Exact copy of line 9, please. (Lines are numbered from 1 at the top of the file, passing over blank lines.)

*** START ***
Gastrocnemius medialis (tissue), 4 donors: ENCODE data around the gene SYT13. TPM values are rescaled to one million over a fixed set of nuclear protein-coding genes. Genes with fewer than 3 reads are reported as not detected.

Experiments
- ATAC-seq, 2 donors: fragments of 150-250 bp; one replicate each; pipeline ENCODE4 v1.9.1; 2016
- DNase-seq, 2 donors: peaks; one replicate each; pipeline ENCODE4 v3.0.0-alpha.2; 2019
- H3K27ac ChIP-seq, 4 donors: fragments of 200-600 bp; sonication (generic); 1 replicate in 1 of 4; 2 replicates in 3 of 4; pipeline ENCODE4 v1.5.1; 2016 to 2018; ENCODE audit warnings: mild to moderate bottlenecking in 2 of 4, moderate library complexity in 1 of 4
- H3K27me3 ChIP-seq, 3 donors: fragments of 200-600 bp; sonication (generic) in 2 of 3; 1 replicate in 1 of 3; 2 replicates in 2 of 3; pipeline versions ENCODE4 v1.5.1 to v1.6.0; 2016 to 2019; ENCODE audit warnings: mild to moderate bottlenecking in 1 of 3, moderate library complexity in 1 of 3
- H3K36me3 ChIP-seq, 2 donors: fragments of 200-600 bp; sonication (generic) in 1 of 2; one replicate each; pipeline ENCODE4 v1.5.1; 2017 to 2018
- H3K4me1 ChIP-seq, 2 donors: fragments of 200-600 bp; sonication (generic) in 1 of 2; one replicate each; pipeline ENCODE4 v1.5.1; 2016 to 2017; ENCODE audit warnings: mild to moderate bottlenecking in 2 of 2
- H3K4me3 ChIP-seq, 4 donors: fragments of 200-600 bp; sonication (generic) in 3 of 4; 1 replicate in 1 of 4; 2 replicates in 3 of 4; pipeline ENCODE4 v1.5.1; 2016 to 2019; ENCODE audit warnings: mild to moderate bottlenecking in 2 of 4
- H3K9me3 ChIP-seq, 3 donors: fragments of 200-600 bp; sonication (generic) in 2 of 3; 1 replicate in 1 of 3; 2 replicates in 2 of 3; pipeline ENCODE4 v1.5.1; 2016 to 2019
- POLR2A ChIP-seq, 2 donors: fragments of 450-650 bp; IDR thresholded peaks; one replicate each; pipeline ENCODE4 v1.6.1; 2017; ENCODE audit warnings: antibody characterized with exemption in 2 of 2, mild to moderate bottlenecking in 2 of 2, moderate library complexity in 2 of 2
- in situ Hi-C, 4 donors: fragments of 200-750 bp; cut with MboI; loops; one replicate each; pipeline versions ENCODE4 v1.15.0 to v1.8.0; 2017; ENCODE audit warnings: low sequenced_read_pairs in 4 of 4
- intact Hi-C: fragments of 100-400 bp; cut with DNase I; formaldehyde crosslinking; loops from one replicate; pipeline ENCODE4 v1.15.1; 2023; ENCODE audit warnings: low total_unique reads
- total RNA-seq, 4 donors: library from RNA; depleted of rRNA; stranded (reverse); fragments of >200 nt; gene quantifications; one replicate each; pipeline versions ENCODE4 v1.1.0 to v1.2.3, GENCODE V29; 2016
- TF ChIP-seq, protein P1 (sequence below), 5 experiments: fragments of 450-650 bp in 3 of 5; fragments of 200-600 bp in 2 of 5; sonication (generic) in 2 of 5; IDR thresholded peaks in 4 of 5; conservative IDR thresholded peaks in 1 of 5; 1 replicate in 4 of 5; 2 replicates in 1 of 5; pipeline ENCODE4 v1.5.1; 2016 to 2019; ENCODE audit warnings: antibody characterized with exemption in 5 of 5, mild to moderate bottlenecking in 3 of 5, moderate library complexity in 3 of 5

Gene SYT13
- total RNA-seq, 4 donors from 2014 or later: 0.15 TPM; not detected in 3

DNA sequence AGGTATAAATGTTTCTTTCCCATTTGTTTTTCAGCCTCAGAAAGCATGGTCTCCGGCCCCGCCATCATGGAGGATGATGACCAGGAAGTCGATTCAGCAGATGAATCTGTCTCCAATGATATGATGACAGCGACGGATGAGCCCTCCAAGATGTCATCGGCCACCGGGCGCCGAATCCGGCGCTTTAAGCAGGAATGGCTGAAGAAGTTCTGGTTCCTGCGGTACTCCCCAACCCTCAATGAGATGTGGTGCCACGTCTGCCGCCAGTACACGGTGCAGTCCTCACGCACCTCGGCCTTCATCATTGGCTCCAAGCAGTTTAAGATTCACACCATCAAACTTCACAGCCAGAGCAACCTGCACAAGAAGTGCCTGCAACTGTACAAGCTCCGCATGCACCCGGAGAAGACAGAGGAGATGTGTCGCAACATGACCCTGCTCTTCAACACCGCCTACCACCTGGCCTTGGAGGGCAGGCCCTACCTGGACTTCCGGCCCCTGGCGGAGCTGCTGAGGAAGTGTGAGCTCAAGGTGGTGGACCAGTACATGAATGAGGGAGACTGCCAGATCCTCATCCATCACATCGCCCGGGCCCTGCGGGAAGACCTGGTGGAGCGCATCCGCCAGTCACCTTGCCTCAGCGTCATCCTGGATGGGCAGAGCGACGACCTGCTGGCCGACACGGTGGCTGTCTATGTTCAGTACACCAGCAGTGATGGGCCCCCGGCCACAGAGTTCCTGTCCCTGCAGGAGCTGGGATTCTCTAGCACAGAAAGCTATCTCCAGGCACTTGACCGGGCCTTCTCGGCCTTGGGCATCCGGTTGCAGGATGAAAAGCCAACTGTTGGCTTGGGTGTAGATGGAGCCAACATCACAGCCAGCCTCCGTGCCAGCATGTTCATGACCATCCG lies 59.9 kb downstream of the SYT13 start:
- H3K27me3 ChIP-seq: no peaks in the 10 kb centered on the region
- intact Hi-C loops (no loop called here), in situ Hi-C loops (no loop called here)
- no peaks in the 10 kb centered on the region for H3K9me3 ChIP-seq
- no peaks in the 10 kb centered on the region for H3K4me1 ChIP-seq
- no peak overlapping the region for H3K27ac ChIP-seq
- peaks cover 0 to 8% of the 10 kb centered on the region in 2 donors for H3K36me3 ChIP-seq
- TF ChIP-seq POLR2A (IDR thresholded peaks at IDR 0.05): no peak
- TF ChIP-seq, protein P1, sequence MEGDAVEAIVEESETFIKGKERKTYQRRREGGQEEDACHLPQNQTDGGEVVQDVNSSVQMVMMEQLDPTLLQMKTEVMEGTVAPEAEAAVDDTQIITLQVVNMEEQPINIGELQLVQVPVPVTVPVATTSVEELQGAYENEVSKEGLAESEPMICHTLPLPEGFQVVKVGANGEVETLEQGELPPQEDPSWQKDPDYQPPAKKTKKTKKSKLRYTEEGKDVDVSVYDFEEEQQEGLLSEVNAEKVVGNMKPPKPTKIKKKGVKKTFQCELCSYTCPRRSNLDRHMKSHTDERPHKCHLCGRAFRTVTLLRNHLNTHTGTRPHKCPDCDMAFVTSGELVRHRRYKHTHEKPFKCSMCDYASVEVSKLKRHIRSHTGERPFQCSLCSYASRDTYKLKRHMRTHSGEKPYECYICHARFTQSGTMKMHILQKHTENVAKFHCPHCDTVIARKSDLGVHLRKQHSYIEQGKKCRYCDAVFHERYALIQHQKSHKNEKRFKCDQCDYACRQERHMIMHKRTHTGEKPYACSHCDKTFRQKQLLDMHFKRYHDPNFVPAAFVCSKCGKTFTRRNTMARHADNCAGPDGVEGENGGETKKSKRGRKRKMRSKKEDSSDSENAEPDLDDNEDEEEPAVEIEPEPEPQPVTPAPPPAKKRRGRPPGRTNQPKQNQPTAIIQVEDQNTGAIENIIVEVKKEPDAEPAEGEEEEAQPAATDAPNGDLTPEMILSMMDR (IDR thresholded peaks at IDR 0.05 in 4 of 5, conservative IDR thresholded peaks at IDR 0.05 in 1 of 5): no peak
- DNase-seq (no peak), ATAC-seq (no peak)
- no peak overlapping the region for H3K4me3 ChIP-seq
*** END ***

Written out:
- H3K4me3 ChIP-seq, 4 donors: fragments of 200-600 bp; sonication (generic) in 3 of 4; 1 replicate in 1 of 4; 2 replicates in 3 of 4; pipeline ENCODE4 v1.5.1; 2016 to 2019; ENCODE audit warnings: mild to moderate bottlenecking in 2 of 4